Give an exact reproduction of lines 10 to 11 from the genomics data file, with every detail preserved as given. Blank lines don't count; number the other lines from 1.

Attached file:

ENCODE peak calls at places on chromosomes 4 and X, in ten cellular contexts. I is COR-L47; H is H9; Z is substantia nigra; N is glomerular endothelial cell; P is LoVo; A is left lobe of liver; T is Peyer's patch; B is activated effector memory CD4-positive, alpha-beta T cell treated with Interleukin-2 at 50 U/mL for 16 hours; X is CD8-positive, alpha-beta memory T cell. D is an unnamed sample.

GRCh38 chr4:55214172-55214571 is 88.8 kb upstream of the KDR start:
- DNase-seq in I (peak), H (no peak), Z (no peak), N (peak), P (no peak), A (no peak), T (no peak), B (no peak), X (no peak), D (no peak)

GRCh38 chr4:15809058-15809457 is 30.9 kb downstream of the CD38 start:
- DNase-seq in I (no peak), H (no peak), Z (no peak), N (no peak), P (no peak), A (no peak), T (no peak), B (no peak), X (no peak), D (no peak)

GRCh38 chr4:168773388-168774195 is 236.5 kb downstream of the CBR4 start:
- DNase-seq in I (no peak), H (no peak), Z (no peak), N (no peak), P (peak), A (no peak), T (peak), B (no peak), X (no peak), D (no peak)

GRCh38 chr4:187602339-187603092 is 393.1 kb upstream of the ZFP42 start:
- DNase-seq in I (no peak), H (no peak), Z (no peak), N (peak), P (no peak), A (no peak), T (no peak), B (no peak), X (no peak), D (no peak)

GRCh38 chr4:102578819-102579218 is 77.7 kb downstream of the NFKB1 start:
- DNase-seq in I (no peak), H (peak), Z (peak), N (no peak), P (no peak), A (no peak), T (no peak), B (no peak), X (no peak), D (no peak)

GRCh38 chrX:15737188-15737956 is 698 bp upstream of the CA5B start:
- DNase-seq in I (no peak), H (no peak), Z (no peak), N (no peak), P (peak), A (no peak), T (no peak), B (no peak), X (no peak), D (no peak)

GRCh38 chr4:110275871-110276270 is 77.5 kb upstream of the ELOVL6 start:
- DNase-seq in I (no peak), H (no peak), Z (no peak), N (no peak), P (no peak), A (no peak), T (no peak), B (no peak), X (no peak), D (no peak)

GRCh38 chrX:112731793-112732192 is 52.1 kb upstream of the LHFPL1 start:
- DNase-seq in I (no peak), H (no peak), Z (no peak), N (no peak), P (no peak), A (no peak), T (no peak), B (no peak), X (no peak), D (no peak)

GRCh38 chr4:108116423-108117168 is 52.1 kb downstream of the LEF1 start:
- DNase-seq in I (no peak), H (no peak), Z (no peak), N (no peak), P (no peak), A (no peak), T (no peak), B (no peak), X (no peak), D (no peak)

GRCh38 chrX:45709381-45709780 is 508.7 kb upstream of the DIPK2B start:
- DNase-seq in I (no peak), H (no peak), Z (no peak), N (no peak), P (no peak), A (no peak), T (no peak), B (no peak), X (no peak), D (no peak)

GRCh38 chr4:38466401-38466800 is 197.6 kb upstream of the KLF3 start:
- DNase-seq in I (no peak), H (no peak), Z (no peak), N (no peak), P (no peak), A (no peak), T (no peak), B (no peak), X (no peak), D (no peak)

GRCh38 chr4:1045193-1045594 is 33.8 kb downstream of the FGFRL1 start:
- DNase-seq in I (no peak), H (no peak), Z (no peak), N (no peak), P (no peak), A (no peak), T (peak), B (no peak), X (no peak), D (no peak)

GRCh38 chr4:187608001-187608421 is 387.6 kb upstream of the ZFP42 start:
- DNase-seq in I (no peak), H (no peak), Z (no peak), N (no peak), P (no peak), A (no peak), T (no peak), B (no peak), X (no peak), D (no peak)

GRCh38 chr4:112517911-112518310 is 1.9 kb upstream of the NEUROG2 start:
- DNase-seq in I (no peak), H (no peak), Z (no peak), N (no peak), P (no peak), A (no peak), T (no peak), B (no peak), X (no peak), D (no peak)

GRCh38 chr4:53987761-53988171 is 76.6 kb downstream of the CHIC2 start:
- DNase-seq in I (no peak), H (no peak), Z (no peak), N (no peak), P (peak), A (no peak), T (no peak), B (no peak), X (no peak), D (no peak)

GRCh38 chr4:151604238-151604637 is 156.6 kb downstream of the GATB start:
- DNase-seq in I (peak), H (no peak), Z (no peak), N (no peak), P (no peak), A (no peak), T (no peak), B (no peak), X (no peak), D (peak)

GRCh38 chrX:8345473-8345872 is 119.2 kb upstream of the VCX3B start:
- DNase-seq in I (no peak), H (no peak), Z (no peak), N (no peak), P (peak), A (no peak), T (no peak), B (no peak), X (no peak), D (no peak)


GRCh38 chr4:102578819-102579218 is 77.7 kb downstream of the NFKB1 start:
- DNase-seq in I (no peak), H (peak), Z (peak), N (no peak), P (no peak), A (no peak), T (no peak), B (no peak), X (no peak), D (no peak)